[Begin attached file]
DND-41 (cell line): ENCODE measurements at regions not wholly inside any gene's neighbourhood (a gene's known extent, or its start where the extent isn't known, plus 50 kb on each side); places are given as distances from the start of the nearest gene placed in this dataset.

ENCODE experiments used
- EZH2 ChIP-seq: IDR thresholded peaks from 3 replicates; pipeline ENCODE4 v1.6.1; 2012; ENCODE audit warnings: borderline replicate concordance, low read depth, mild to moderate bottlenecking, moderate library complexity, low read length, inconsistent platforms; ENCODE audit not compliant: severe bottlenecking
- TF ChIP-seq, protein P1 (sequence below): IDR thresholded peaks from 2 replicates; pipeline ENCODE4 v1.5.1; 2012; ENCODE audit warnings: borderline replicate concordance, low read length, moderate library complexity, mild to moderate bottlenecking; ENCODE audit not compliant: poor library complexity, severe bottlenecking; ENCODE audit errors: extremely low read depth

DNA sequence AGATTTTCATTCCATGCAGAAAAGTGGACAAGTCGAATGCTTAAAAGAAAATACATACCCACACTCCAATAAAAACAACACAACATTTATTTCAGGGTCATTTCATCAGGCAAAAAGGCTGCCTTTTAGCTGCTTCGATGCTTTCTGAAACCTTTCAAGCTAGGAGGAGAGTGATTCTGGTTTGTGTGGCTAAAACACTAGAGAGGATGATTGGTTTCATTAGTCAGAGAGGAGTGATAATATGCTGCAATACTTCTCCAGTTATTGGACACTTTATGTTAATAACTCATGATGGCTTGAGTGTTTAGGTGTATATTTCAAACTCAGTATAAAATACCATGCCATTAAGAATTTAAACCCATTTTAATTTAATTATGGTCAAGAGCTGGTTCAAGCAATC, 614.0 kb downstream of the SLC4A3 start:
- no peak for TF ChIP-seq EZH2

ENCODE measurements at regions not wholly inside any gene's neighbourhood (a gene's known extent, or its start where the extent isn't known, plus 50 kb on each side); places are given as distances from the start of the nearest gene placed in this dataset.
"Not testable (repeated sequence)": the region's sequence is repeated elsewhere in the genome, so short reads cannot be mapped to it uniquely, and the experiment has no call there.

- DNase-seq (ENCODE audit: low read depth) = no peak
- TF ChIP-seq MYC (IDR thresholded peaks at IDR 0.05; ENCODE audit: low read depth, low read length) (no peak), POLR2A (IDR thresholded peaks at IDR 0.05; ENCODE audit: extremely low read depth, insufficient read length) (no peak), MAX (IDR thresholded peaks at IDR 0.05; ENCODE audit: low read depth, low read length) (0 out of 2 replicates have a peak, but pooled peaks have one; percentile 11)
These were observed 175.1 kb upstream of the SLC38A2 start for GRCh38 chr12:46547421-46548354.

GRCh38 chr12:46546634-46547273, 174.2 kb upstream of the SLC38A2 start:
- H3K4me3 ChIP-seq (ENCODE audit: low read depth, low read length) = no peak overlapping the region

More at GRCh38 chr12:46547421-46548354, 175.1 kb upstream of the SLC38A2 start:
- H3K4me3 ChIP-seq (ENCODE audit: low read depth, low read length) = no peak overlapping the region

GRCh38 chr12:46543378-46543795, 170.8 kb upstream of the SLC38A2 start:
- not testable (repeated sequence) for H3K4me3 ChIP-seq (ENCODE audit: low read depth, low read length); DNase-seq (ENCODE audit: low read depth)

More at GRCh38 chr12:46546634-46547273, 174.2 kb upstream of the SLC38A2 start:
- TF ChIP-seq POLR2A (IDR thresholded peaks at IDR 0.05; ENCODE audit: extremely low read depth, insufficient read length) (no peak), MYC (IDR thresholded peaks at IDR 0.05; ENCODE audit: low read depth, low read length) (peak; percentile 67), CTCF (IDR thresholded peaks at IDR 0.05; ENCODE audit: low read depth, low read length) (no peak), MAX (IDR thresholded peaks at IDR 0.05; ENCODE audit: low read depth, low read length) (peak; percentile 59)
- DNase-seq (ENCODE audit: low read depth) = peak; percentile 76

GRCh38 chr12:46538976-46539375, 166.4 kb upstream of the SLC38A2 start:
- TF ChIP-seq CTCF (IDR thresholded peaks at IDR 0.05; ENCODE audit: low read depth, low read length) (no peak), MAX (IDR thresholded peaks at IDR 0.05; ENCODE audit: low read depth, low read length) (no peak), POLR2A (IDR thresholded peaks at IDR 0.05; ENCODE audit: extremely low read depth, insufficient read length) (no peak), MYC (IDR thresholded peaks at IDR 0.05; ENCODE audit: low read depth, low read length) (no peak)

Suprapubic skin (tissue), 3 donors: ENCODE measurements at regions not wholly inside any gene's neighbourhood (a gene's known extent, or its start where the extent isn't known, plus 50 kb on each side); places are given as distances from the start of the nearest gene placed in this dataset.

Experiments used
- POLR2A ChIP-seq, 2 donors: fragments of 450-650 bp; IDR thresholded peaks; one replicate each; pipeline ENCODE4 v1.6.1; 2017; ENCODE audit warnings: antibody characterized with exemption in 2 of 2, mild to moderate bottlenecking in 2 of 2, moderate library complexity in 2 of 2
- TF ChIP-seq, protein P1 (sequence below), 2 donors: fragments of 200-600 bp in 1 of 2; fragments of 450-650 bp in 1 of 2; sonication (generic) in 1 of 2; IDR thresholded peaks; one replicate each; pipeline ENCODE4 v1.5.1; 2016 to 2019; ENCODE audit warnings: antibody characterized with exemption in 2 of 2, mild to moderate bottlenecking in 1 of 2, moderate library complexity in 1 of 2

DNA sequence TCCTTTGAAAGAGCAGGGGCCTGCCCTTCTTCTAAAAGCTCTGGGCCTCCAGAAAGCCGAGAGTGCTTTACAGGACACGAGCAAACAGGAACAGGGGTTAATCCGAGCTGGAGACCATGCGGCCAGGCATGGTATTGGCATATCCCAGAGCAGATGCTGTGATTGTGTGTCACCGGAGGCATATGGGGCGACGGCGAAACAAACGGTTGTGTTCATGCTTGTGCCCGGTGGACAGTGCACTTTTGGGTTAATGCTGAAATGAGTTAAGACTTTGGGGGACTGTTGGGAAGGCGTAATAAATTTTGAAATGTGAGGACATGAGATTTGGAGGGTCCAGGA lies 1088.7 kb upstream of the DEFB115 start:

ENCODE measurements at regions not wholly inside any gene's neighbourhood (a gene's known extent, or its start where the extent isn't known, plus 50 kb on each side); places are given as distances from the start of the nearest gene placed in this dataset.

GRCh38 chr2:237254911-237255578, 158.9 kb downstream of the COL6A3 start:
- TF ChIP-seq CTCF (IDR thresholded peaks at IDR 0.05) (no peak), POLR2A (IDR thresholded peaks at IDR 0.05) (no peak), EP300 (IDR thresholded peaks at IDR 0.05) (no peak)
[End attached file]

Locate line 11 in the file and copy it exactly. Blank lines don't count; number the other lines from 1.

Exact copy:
These were observed 175.1 kb upstream of the SLC38A2 start for GRCh38 chr12:46547421-46548354.